I moved to workers’ compensation at Employers Re within about a year of starting there. Shortly after that, there was an opportunity to manage a book of medical expense stop-loss business. After seven years, I moved to Florida to manage a run-off book of workers’ compensation business. When I returned, I entered General Electric’s Six Sigma training and became a certified Black Belt. Following my “graduation” from the Six Sigma program, I formed the client audit group at Employers Re, which also included a claims consulting function (ERC). We were truly a cross-functional, multidisciplinary group as we had CPAs, IT professionals, underwriters, and claims professionals coming together to audit reinsurance data as it came into the company.

Through our team’s efforts, ERC was one of the early entrants into the field of data analytics. We helped client companies improve their claims and underwriting operations through data analytics. We employed a lean Six Sigma approach combined with data analytics to discover solutions to improve cycle time, increase customer satisfaction, and decrease loss and expense ratios. That was exceptionally new for the industry at that time, and I am very proud of what we did in that group.

How relevant was General Electric’s purchase of Employers Re?

GE’s use of Six Sigma principles was revolutionary in the insurance world. Insurance was, and to some extent still is, fairly conservative. Insurance executives are not always the earliest adopters of new trends and technologies. Applying the Six Sigma principles that GE had used successfully in other industries to insurance was very novel. It worked because a business process is a business process. The basic tools and techniques worked quite well to reshape and redefine what we were doing.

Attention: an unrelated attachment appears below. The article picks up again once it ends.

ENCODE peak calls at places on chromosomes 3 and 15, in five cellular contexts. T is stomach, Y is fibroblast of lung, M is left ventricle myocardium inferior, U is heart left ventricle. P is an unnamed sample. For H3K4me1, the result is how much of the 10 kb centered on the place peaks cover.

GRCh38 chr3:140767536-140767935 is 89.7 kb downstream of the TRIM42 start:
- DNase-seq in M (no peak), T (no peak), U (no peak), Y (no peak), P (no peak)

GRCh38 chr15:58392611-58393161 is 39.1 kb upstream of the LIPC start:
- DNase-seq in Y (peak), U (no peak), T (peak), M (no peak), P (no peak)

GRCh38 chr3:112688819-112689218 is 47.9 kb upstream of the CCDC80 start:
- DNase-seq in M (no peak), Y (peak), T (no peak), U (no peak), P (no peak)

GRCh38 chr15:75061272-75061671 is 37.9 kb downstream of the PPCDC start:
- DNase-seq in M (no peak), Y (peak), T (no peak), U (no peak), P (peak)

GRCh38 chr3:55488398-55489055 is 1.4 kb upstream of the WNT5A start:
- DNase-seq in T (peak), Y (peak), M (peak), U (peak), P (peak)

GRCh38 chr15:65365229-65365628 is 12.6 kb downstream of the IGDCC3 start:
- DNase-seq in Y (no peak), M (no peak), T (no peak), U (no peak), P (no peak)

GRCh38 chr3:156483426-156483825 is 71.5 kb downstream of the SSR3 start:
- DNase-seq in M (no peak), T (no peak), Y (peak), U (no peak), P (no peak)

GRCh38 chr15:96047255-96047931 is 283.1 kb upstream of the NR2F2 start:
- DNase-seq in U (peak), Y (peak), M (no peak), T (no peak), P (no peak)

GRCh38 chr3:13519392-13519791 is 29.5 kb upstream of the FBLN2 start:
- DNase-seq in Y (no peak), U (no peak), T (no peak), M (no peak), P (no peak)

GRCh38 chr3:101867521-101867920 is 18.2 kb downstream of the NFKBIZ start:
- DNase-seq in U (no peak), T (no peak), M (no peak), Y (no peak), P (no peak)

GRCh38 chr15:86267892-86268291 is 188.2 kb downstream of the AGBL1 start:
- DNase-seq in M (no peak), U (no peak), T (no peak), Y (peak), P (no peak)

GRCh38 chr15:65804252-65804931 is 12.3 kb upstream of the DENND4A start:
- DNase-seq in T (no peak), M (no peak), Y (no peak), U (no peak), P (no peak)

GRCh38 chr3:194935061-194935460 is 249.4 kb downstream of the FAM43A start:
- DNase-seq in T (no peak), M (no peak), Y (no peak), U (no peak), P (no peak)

You were exposed to many different lines early in your career. How important was that diversity in experience?

I can argue both that it’s important to specialize in one line of business and to have a diverse background in different types of claims. It’s great to develop a level of expertise in one area, but if your goal is to be in management, a broad base is better. It gives you a better ability to meet challenges that you may face down the line in your career. Today, it’s much harder to diversify. At AFI, we try to give people a broad range of experiences, but that’s not always possible. I think the perfect claims organization has a combination of both specialists and generalists with diverse experiences.

Do you think the industry fosters those who want technical careers and don’t want to be in management?

The assumption has always been that people want to move up into management, and many do, but it’s not 100 percent. In my current role, we’ve tried to create a parallel technical track for those who want the management pay but who are not interested in management. That allows us to keep that talent in our organization.

Tell me about Armed Forces Insurance.

We serve the personal lines insurance needs of active and retired members of the armed forces. We work and serve a great group of policyholders. It is an absolute honor to come to work every day. It’s a privilege to serve them and help put their lives back together after a loss. Unlike so many jobs, there is a greater sense of purpose and mission here because of who our policyholders are.